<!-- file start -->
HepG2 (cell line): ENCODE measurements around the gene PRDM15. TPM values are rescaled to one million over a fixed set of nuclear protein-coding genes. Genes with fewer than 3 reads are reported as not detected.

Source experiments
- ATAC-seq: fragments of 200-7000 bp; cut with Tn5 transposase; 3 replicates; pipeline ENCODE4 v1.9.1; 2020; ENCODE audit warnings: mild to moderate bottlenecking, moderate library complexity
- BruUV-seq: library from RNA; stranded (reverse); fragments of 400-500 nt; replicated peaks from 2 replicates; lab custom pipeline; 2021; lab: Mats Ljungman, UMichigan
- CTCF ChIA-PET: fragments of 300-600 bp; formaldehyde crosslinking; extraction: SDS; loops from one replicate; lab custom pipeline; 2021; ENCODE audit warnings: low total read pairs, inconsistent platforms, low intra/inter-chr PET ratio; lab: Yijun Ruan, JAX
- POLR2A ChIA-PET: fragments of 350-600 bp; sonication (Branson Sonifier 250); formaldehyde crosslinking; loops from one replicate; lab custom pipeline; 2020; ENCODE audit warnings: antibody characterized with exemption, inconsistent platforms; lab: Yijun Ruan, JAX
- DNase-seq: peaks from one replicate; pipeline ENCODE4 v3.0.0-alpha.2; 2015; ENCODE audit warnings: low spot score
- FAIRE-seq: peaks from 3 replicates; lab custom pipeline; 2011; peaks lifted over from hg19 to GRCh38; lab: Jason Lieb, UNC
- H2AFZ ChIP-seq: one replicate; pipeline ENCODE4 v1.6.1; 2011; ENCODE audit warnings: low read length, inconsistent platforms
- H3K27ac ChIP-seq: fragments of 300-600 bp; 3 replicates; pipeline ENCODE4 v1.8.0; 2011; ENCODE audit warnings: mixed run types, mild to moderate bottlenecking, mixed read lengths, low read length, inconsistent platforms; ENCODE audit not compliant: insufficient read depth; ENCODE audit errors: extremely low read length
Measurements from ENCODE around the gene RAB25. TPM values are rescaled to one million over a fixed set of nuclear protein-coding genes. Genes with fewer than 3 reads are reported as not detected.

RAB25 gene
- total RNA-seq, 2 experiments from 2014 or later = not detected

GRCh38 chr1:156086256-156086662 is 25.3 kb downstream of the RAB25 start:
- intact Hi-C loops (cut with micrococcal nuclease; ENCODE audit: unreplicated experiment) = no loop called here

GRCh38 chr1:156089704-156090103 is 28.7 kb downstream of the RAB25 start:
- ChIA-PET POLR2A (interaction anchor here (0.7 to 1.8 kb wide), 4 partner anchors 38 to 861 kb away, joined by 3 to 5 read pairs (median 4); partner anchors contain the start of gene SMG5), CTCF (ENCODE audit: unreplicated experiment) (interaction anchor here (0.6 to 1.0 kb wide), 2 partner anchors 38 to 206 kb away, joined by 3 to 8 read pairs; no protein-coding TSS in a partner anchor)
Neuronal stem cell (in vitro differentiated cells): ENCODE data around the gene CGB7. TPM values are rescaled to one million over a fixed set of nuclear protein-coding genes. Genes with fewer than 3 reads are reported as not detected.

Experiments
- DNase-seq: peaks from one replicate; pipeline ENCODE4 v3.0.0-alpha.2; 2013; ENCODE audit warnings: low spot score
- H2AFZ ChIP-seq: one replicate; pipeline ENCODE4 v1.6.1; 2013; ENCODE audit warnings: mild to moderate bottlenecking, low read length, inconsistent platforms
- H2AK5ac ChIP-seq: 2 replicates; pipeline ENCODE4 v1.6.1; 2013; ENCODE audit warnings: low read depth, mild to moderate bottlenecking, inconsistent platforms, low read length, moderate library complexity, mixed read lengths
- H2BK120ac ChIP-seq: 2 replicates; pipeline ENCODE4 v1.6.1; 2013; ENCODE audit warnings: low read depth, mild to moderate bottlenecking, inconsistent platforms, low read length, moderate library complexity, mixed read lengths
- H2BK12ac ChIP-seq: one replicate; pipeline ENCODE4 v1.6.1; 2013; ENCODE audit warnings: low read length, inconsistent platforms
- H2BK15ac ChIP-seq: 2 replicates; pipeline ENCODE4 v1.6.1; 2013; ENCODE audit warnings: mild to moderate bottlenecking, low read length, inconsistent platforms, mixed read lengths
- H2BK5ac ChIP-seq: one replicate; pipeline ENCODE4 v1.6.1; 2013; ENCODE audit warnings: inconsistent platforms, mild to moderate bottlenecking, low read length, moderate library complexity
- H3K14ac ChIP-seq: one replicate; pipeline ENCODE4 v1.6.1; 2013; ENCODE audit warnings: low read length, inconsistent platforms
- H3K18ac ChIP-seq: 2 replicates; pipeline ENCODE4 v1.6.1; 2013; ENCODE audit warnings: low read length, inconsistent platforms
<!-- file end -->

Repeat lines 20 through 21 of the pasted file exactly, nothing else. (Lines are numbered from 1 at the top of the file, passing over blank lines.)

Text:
- DNase-seq: peaks from one replicate; pipeline ENCODE4 v3.0.0-alpha.2; 2013; ENCODE audit warnings: low spot score
- H2AFZ ChIP-seq: one replicate; pipeline ENCODE4 v1.6.1; 2013; ENCODE audit warnings: mild to moderate bottlenecking, low read length, inconsistent platforms